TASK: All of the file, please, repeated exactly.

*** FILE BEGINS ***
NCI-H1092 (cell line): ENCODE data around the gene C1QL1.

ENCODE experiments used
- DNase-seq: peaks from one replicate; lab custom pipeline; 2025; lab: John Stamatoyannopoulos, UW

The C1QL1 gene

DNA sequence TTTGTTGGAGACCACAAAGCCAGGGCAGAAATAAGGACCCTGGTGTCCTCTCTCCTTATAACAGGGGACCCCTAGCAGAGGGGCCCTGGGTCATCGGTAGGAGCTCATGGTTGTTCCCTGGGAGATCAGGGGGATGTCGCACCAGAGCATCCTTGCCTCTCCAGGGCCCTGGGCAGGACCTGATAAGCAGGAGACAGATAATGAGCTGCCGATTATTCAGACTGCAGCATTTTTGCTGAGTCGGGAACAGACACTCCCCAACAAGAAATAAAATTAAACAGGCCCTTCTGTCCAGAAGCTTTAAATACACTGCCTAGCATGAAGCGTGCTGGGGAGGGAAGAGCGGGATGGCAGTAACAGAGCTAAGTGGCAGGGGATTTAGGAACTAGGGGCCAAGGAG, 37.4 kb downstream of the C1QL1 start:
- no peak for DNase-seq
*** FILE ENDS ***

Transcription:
NCI-H1092 (cell line): ENCODE data around the gene C1QL1.

ENCODE experiments used
- DNase-seq: peaks from one replicate; lab custom pipeline; 2025; lab: John Stamatoyannopoulos, UW

The C1QL1 gene

DNA sequence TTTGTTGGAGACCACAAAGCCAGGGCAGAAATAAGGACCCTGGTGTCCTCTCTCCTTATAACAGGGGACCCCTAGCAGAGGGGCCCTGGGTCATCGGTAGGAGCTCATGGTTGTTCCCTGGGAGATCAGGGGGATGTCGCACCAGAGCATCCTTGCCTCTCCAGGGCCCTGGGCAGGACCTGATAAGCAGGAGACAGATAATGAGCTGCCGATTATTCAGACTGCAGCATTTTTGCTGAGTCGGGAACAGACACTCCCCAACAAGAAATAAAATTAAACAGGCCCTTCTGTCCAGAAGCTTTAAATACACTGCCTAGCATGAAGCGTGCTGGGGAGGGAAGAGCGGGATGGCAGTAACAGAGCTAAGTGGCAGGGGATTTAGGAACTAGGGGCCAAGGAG, 37.4 kb downstream of the C1QL1 start:
- no peak for DNase-seq